4

There are two steps to solving this problem. The first is based on the realization that what you actually observe are observations $y_i = 1_{(x_i < 0)}$ which are drawn from a Binomial distribution with probability parameter $p(\mu) = \text{P}(x<0 |\, \mu, 1)$, with $\text{P}$ of course being the cumulative Normal distribution. We form the maximum ...


3

$N(x|\mu, \sigma)$ combines the two notations: $x \sim N(\mu, \sigma)$ and $p(x| \mu, \sigma)$. So it reads: $x$ is normally distributed with parameters $\mu, \sigma$.


3

The question seems to be asking you to formally state a hypothesis. The "hint" makes a critical fallacy of conflating a "test statistic" with the "effect of interest". In our case we're interested in average price of a phone, it's "expectation". So we either define the average price of either type of phone, or the difference between them. If I were grading ...


2

Here, it means the normal PDF: $$\mathcal{N}(x|\mu,\sigma^2)=\frac{1}{\sqrt{2\pi\sigma^2}}e^{-(x-\mu)^2/2\sigma^2}$$ The $\mu,\sigma^2$ in given side means that you can treat them as known quantities.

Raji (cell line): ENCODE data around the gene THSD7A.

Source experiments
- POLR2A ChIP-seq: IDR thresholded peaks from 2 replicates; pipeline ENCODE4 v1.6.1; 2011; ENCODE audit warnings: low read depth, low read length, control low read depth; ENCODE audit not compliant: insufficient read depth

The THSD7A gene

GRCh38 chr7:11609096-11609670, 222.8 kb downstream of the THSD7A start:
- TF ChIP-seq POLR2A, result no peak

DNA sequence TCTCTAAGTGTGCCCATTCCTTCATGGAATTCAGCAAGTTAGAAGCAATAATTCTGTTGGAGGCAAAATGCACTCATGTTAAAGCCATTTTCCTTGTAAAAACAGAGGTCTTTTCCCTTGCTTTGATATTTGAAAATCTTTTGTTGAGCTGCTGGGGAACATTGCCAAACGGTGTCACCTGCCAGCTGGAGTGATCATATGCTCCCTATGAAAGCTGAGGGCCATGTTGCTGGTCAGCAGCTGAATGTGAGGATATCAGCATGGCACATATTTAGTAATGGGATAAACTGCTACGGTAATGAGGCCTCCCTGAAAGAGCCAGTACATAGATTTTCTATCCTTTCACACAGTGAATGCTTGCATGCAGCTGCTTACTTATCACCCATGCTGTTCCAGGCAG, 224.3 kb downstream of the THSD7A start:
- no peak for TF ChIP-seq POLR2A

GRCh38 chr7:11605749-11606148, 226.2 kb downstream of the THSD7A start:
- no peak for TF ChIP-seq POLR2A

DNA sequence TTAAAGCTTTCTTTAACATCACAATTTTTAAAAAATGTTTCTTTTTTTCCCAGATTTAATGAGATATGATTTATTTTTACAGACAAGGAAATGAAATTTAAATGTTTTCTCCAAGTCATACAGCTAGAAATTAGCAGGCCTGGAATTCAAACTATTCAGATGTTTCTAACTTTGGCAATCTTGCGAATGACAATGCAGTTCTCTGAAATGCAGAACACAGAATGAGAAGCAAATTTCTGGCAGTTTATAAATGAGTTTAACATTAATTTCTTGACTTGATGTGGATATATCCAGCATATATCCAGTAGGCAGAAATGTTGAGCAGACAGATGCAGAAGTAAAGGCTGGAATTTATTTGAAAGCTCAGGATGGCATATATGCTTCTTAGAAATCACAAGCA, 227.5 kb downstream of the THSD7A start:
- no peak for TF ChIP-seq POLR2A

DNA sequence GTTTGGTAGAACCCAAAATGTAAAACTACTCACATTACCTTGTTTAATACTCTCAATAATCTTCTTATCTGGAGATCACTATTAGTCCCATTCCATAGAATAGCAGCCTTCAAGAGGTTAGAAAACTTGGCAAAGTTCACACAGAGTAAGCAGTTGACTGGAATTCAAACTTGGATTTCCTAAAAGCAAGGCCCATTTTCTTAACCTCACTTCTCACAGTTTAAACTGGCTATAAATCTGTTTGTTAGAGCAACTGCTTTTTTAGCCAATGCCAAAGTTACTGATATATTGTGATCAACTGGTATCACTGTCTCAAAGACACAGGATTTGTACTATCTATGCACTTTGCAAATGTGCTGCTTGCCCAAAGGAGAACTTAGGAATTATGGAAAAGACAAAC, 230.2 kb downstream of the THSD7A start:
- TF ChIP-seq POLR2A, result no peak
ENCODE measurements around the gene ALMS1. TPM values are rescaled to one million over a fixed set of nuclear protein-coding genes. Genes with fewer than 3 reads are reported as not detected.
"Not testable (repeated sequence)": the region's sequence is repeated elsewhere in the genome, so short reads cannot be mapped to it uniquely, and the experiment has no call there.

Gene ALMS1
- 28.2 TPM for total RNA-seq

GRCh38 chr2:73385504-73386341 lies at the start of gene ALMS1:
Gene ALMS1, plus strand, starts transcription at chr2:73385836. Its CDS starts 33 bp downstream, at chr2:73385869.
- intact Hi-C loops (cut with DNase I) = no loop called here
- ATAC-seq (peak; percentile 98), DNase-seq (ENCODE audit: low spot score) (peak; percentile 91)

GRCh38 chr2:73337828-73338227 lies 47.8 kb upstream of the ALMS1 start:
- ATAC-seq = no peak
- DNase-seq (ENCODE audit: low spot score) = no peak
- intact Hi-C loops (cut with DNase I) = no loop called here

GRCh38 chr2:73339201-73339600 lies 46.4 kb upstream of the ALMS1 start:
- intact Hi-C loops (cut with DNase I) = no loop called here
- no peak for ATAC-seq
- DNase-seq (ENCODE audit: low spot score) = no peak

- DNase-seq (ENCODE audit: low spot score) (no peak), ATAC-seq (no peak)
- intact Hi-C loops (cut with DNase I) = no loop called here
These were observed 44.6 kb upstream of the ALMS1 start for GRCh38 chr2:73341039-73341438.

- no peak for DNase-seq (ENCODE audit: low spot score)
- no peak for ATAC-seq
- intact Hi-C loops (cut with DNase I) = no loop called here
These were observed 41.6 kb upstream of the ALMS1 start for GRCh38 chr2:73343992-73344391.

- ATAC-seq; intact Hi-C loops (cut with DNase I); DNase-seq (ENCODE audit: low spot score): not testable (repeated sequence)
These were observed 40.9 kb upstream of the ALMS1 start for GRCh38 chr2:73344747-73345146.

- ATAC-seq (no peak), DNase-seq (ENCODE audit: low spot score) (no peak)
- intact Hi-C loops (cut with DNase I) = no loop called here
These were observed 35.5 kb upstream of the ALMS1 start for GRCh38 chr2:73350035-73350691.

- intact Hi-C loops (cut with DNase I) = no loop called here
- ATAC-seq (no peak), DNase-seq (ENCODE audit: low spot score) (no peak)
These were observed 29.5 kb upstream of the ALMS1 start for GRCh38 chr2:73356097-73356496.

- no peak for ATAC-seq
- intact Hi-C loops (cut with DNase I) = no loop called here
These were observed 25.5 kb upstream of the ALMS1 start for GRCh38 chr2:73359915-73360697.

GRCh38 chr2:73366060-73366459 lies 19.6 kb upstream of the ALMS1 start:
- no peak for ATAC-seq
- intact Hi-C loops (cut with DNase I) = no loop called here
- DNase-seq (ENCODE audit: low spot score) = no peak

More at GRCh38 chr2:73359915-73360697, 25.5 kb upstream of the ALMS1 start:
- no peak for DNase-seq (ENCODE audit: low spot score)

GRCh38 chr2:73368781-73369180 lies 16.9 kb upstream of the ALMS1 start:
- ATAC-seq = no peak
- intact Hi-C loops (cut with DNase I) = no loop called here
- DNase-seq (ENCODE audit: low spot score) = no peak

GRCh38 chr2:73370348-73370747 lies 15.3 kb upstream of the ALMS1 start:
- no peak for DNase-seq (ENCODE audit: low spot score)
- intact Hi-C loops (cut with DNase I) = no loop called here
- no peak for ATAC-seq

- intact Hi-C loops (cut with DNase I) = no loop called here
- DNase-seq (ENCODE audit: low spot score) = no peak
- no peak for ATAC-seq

2

This is a nice and neat simulation that I can demonstrate with R code. I would start off by defining the initial values: population <- 100 consumption_rate <- 5 Next, we could define a few functions to vary the population parameters, as specified in the 3 steps: ## Take a uniform value in 0.01-0.02 as a percentage of our current population ...


1

Indeed, because $X_2+X_3\sim N(0,2)\implies\left(\frac{X_2+X_3}{\sqrt 2}\right)^2\sim \chi^2_1$, independently of $X_1\sim N(0,1)$, $$\frac{\sqrt 2X_1}{|X_2+X_3|}=\frac{X_1}{\sqrt{\left(\frac{X_2+X_3}{\sqrt 2}\right)^2}}\sim t_1$$ Alternatively, since $\frac{X_2+X_3}{\sqrt 2}\sim N(0,1)$, independently of $X_1\sim N(0,1)$, $$\frac{X_1}{\left|\frac{X_2+X_3}{...


1

Begin with the hint given. Take $x=0.3$. Can you find the value of $\theta\in[-1,1]$ that maximizes $\frac{1+0.3\theta}{2}$? Take $x=0.8$. Can you find the value of $\theta\in[-1,1]$ that maximizes $\frac{1+0.8\theta}{2}$? Take $x=-0.5$. Can you find the value of $\theta\in[-1,1]$ that maximizes $\frac{1-0.5\theta}{2}$? Take $x=-0.9$. Can you find the ...


1

The first step of finding the MLE is to write out the likelihood function (or log-likelihood function). In the present problem, with only a single observed data point, the latter is given by: $$\ell_x(\theta) = \ln(1 + x \theta) + \text{const.} \quad \quad \quad \text{for } -1 \leqslant \theta \leqslant 1.$$ This is the function you need to maximise to ...


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